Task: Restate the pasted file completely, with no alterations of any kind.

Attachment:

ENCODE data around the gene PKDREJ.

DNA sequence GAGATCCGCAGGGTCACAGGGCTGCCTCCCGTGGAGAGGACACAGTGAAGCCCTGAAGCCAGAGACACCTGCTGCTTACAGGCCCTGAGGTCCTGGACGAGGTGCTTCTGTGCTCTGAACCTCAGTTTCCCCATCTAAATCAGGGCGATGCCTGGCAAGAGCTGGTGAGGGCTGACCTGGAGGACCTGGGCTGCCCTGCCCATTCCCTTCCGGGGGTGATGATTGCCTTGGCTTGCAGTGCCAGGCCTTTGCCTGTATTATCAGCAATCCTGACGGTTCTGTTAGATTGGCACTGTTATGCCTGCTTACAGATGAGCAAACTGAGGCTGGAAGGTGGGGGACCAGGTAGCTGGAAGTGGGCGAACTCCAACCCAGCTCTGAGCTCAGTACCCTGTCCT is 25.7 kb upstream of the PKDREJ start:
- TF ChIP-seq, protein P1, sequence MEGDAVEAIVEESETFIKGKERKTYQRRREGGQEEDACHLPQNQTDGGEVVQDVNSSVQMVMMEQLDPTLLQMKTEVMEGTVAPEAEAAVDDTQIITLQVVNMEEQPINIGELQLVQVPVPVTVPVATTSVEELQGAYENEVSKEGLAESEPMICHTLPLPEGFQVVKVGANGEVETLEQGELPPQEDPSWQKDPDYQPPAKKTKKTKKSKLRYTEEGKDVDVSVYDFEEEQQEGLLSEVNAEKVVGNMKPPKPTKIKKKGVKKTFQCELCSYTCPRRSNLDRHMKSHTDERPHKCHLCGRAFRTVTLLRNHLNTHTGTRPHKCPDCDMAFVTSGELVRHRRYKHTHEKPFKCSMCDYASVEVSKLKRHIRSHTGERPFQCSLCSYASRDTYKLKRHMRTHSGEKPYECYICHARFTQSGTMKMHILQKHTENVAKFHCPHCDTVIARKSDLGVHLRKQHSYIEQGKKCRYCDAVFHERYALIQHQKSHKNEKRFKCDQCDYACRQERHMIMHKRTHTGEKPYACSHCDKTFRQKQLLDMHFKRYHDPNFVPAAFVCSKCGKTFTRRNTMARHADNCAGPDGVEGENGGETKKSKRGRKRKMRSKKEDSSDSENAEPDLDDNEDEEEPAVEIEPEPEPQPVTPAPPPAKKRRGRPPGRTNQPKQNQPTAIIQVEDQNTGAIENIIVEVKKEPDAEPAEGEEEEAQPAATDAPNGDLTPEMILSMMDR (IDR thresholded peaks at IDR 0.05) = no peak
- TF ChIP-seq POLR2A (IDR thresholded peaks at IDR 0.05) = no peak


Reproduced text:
ENCODE data around the gene PKDREJ.

DNA sequence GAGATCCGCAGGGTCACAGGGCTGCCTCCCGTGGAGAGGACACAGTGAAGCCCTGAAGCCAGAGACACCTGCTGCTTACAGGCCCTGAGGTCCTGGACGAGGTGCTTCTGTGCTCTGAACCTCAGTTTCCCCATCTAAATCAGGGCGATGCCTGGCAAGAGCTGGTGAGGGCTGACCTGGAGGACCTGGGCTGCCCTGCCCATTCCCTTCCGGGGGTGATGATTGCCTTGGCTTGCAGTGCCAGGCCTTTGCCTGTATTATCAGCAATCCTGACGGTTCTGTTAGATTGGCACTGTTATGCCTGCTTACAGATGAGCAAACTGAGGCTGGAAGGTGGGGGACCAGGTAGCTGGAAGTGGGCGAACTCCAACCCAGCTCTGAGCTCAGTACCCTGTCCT is 25.7 kb upstream of the PKDREJ start:
- TF ChIP-seq, protein P1, sequence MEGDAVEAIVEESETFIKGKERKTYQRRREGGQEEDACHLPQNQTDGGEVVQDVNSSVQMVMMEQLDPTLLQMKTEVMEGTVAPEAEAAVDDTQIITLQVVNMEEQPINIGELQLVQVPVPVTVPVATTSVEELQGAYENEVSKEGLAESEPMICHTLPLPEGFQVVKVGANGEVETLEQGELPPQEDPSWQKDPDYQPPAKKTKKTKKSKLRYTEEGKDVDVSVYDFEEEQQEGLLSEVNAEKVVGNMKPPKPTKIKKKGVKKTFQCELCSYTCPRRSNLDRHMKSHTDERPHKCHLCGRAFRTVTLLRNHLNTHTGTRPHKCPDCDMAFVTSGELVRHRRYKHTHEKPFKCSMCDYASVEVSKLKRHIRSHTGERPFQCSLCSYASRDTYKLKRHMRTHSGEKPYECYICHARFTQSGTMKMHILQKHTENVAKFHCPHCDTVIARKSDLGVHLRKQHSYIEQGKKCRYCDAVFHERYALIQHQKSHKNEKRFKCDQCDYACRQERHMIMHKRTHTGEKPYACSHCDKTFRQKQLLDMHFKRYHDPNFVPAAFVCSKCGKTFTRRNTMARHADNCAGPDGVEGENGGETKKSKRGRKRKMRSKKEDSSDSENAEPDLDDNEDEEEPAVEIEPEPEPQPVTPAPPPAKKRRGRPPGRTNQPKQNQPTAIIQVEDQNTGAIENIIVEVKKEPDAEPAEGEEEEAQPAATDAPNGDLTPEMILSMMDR (IDR thresholded peaks at IDR 0.05) = no peak
- TF ChIP-seq POLR2A (IDR thresholded peaks at IDR 0.05) = no peak